Spoofing S.M.A.R.T. in a Virtual Environment


What is This?

Setting up virtual environments can be essential to troubleshooting hardware and software problems. Unfortunately, if your software relies on SMART data to function properly, you’re out of luck, since virtual disks do not have SMART functionality.   Since I was attempting to setup a hardware configuration in a virtual environment and the software needed SMART data to function, I was disappointed in finding that every forum I encountered basically said I was dead in the water.   So I looked for an alternative. When I developed a workaround, I decided to write a tutorial in case there are others out there looking for a way to get SMART data in a virtual environment.

First, you will need to know what commands will need to respond with spoofed data. In my case, I needed the following commands to work, followed by their expected results:

1. smartctl –scan

/dev/sda -d scsi # /dev/sda, SCSI device

2. smartctl -A /dev/sda

2014-06-18 08_26_19-Edit Post ‹ The Powerbase — WordPress










3. smartctl -A /dev/sda1

***- Same as /dev/sda

4. smartctl -i /dev/sda

Model Family:     Western Digital RE4 Serial ATA
Device Model:     VBOX HARDDISK
Serial Number:    VB45d8dc08-eb70cc2e
LU WWN Device Id: 5 0014ee 208702935
Firmware Version: 1.0
User Capacity:    8,589,934,592 bytes [8.58 GB]
Sector Size:      512 bytes logical/physical
Device is:        In smartctl database [for details use: -P show]
ATA Version is:   8
ATA Standard is:  Exact ATA specification draft version not indicated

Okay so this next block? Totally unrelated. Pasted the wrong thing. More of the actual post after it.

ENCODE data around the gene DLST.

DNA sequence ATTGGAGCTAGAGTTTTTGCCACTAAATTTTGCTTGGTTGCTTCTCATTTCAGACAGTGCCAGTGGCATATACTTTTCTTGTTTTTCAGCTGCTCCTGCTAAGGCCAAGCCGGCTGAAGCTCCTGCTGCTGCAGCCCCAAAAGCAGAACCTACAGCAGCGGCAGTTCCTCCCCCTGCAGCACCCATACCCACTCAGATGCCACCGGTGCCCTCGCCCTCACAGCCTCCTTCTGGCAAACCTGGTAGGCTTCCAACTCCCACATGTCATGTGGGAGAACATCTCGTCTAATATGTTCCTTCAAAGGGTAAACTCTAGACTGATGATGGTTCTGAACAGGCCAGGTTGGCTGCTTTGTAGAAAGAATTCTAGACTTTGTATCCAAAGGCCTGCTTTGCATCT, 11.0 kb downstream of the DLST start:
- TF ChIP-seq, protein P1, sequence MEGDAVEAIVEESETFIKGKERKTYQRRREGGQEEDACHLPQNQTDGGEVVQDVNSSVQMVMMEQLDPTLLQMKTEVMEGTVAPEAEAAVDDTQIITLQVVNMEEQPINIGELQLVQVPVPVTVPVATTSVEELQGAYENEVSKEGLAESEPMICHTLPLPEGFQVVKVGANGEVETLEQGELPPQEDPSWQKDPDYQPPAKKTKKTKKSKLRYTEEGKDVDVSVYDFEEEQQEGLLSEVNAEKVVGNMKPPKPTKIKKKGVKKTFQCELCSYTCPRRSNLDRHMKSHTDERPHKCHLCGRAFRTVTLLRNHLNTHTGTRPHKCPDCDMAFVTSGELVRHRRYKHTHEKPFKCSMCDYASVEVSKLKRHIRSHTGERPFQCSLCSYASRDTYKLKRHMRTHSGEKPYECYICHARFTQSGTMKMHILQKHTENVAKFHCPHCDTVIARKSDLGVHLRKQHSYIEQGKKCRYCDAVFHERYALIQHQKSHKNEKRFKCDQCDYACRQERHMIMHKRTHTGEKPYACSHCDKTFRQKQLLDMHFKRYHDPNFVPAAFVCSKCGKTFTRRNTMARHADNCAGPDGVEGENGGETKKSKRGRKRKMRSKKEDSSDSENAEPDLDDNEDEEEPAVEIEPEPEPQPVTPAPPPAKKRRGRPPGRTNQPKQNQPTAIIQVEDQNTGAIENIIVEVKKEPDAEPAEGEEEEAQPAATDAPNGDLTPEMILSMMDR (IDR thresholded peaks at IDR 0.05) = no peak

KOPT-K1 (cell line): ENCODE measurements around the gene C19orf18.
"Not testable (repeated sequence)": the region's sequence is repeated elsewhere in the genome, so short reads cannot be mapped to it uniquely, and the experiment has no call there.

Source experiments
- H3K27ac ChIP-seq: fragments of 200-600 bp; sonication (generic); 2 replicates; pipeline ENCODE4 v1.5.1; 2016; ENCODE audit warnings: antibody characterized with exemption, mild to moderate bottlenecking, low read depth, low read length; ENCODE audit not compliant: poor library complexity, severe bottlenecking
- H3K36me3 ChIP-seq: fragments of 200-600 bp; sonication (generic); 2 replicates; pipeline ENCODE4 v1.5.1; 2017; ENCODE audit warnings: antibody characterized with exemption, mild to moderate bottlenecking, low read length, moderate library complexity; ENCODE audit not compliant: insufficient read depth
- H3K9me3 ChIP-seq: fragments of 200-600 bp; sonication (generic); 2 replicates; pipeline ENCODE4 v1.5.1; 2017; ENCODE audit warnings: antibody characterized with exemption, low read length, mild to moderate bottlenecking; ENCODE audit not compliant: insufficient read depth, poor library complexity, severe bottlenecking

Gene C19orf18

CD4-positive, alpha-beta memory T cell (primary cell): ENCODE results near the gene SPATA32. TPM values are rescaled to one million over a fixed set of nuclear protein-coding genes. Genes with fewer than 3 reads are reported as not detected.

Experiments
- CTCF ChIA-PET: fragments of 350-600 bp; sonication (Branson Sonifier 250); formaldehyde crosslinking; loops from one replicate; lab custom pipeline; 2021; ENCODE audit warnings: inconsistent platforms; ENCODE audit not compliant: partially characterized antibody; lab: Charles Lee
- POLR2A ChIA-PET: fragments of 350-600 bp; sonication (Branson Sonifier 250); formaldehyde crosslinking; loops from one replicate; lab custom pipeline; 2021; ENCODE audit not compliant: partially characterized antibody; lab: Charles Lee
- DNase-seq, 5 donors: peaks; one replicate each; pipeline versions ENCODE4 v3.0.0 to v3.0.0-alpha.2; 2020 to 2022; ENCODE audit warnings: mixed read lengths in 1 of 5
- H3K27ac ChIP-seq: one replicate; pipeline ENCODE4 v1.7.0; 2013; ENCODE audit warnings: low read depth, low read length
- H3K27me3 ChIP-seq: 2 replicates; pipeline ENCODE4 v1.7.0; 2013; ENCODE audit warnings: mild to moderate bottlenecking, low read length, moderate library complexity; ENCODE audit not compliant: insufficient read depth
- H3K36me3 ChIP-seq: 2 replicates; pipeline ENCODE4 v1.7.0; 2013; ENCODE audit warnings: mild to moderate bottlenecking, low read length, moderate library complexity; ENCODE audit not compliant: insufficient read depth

Local Time is:    Wed May 21 10:31:27 2014 EDT
SMART support is: Available - device has SMART capability.
SMART support is: Enabled

5. smartctl -i /dev/sda1

***- Same as /dev/sda

6. smartctl -H /dev/sda

SMART overall-health self-assessment test result: PASSED

7. smartctl -H /dev/sda1

***- Same as /dev/sda

Now we need to save these responses as text files to be called later by a bash script.

1. In a terminal, make a directory to place your new script:

sudo mkdir -p ~/scripts/spoofsmart

2. Change directory to your new folder:

cd ~/scripts/spoofsmart

3. Make a text file for each SMART response you need from above

sudo touch scan Adevsda Adevsda1 Hdevsda Hdevsda1 idevsda idevsda1

4. Open up permissions for each file with:

sudo chmod 775 *

5. With your favorite text editor, paste the responses from above into each text file as necessary (make sure to put the right data into the right file, i.e. the response from “smartctl -i /dev/sda1” should go into the text file “idevsda1”. Also, feel free to modify the data to fit your environment.

Now, we need to create a bash script named “smartctl” which will respond to all the variables and concatenate the proper files.

1. Create the script with:

sudo touch spoofsmart.sh

2. Open up permissions with:

sudo chmod 775 spoofsmart.sh

3. Using a text editor copy the text below into the spoofsmart.sh file.

#Spoofing smartctl response from drives in a virtual environment.
#Author - Isaac Penrod
#Date - 05/21/2014

#This script will spoof smartctl commands with data as if there were physical
#drives present. Make a backup of your "smartctl" before overwriting with
#this one!

##### smartctl --scan
if [ $1 = "--scan" ]
cat ~/scripts/spoofsmart/scan


###### Device sda

#smartctl -A /dev/sda
if [ $1 = "-A" ] && [ $2 = "/dev/sda" ]
    cat ~/scripts/spoofsmart/Adevsda

#smartctl -H /dev/sda
if [ $1 = "-H" ] && [ $2 = "/dev/sda" ]
    cat ~/scripts/spoofsmart/Hdevsda

#smartctl -i /dev/sda
if [ $1 = "-i" ] && [ $2 = "/dev/sda" ]
    cat ~/scripts/spoofsmart/idevsda


###### Device sda Partition 1

#smartctl -A /dev/sda1
if [ $1 = "-A" ] && [ $2 = "/dev/sda1" ]
   cat ~/scripts/spoofsmart/Adevsda1

#smartctl -H /dev/sda1
if [ $1 = "-H" ] && [ $2 = "/dev/sda1" ]
    cat ~/scripts/spoofsmart/Hdevsda1

#smartctl -i /dev/sda1
if [ $1 = "-i" ] && [ $2 = "/dev/sda1" ]
    cat ~/scripts/spoofsmart/idevsda1

Again… feel free to modify to fit your environment. Also, if you chose to add more responses for sdb, sdc, etc… make sure to add sections for each to the script.

Now comes the dangerous part.  (cont.)


Isaac Penrod

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